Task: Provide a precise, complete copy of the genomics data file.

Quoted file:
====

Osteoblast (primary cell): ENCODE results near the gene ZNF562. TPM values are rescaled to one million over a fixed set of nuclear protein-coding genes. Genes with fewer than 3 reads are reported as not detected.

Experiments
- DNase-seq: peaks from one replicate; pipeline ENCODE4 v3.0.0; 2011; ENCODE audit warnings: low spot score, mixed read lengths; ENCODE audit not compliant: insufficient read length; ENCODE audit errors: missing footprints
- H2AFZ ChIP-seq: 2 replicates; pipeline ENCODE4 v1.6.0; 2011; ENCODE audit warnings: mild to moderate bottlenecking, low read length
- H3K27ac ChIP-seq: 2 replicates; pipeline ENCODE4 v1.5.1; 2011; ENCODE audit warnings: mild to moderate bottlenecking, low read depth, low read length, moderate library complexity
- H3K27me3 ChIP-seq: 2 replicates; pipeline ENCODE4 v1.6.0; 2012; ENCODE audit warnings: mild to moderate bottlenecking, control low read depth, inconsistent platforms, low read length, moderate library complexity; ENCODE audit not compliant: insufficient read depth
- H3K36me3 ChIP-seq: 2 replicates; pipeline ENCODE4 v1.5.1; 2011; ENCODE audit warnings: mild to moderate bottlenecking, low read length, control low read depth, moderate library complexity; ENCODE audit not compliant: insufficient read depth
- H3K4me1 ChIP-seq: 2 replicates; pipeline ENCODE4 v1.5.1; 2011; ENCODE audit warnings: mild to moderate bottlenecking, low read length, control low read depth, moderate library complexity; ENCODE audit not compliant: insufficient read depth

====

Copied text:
Osteoblast (primary cell): ENCODE results near the gene ZNF562. TPM values are rescaled to one million over a fixed set of nuclear protein-coding genes. Genes with fewer than 3 reads are reported as not detected.

Experiments
- DNase-seq: peaks from one replicate; pipeline ENCODE4 v3.0.0; 2011; ENCODE audit warnings: low spot score, mixed read lengths; ENCODE audit not compliant: insufficient read length; ENCODE audit errors: missing footprints
- H2AFZ ChIP-seq: 2 replicates; pipeline ENCODE4 v1.6.0; 2011; ENCODE audit warnings: mild to moderate bottlenecking, low read length
- H3K27ac ChIP-seq: 2 replicates; pipeline ENCODE4 v1.5.1; 2011; ENCODE audit warnings: mild to moderate bottlenecking, low read depth, low read length, moderate library complexity
- H3K27me3 ChIP-seq: 2 replicates; pipeline ENCODE4 v1.6.0; 2012; ENCODE audit warnings: mild to moderate bottlenecking, control low read depth, inconsistent platforms, low read length, moderate library complexity; ENCODE audit not compliant: insufficient read depth
- H3K36me3 ChIP-seq: 2 replicates; pipeline ENCODE4 v1.5.1; 2011; ENCODE audit warnings: mild to moderate bottlenecking, low read length, control low read depth, moderate library complexity; ENCODE audit not compliant: insufficient read depth
- H3K4me1 ChIP-seq: 2 replicates; pipeline ENCODE4 v1.5.1; 2011; ENCODE audit warnings: mild to moderate bottlenecking, low read length, control low read depth, moderate library complexity; ENCODE audit not compliant: insufficient read depth